Hat A: a black satin hat trimmed with ostrich tips of velvet and silk cord.
Hat B: a half of a biscuit shade the trim has shaped binding of black velvet.
Hat C: a toque of velvet, soutache braid, and lace trimmed with a light feather and bunch of pansies.
Hat D: silk toque in black and white for a middle-aged woman.
Hat E: bonnet for an elderly woman would look well in silk or velvet.
Hat F: a pretty toque of net and straw. The roses are cream with yellow centers.
Hat G: black and white satin and pink roses. The white satin is veiled with black net, giving a gray appearance.
Hat H: a black silk toque trimmed with lace and silk bow and ornament.
Hat I: a stylish floral toque finished with the large velvet bow.
MY NOTES ON STYLING YOUR HAT:
Each of these hats is larger than the head of the wearer. If you notice, the hair fills up much of the space inside the hat. This is to be expected with the style of the day. I have seen a line drawing from the period (1913), and it seems that a buckram hat (or hat frame) in a matching color that actually fit the head of the wearer could be worn inside a much larger hat, and may have been sewn in at the inside of the brim. Typical instructions from 1912 show diagrams with an adjustable crown or brim with a drawstring Inside the hat so that the wearer may position the hat correctly on her head. Otherwise, the hat would fall over her eyes. It would have been wise to use a hat pin or other means to secure the hat to the head. One would still hold onto one’s hat when the wind was blowing.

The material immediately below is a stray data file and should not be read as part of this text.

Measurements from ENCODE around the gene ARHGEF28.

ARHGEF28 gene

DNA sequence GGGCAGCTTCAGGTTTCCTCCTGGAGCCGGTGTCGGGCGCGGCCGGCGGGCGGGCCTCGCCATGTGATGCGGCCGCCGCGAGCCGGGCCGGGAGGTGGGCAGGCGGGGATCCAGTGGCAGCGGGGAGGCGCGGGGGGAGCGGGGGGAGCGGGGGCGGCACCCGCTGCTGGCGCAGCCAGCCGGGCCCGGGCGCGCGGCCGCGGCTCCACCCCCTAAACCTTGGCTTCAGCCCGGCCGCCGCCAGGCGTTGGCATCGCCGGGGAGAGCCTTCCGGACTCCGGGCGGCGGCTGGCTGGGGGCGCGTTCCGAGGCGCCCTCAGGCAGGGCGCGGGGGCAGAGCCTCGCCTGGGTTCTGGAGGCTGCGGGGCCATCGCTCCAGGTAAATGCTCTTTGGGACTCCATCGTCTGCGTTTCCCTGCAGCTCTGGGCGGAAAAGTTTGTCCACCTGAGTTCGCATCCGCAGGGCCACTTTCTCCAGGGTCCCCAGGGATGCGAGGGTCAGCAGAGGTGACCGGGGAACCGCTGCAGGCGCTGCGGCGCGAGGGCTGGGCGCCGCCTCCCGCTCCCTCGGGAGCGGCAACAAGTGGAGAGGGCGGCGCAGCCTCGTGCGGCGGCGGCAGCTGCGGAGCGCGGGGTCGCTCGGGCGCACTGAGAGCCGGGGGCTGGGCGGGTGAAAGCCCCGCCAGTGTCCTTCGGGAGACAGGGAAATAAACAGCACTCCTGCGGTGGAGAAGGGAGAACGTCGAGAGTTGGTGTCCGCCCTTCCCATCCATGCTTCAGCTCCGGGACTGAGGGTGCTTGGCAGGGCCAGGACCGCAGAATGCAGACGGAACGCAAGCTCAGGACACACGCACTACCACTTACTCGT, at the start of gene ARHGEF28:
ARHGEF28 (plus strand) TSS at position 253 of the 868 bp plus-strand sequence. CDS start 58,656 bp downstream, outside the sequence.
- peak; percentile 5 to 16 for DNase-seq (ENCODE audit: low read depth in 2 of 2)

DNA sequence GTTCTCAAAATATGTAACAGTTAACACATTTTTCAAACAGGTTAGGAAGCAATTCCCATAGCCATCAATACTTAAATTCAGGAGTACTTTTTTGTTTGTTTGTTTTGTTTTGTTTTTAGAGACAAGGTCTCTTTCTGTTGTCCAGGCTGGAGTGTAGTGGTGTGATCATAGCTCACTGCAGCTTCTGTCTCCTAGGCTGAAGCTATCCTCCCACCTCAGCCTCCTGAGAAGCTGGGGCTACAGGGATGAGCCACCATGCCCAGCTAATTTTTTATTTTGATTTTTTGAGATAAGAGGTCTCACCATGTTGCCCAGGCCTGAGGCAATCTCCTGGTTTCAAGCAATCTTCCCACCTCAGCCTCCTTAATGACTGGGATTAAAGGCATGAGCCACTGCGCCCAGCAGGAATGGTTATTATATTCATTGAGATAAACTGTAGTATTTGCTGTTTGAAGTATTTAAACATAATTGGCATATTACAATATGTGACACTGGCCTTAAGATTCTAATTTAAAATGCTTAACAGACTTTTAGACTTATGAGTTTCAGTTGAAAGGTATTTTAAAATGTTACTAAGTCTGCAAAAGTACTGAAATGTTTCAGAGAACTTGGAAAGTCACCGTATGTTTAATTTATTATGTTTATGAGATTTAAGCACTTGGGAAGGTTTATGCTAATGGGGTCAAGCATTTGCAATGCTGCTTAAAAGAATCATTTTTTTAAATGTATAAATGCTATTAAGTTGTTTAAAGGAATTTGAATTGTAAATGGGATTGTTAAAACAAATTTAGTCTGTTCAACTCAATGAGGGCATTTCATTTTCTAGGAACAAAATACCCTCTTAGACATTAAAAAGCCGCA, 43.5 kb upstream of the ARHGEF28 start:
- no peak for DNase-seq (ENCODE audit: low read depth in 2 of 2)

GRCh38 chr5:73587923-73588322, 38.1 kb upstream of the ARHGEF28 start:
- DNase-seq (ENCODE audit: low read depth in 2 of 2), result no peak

Most of the large hats are frames which are adorned with fabric, scarves, peacock feathers and flowers. I will include some instructions for some typical adornments in a separate article. Some of the typical ornaments were peacock feathers, laces, ribbon roses, and ruched fabric.
The hat frames were made of very stiff wired fabric, such as buckram or starched canvas. The hat frame was covered with any fabric that was typical for the day and handstitched to the frame. Any unsightly stitching was covered with the adornments of embellishments. Some of the ribbons and bows were wired along the edges. Please use the pictures for correct placement of your embellishments.
The pattern for the hats will be created by the VPLL Titanic group for your use.
For further reference, see: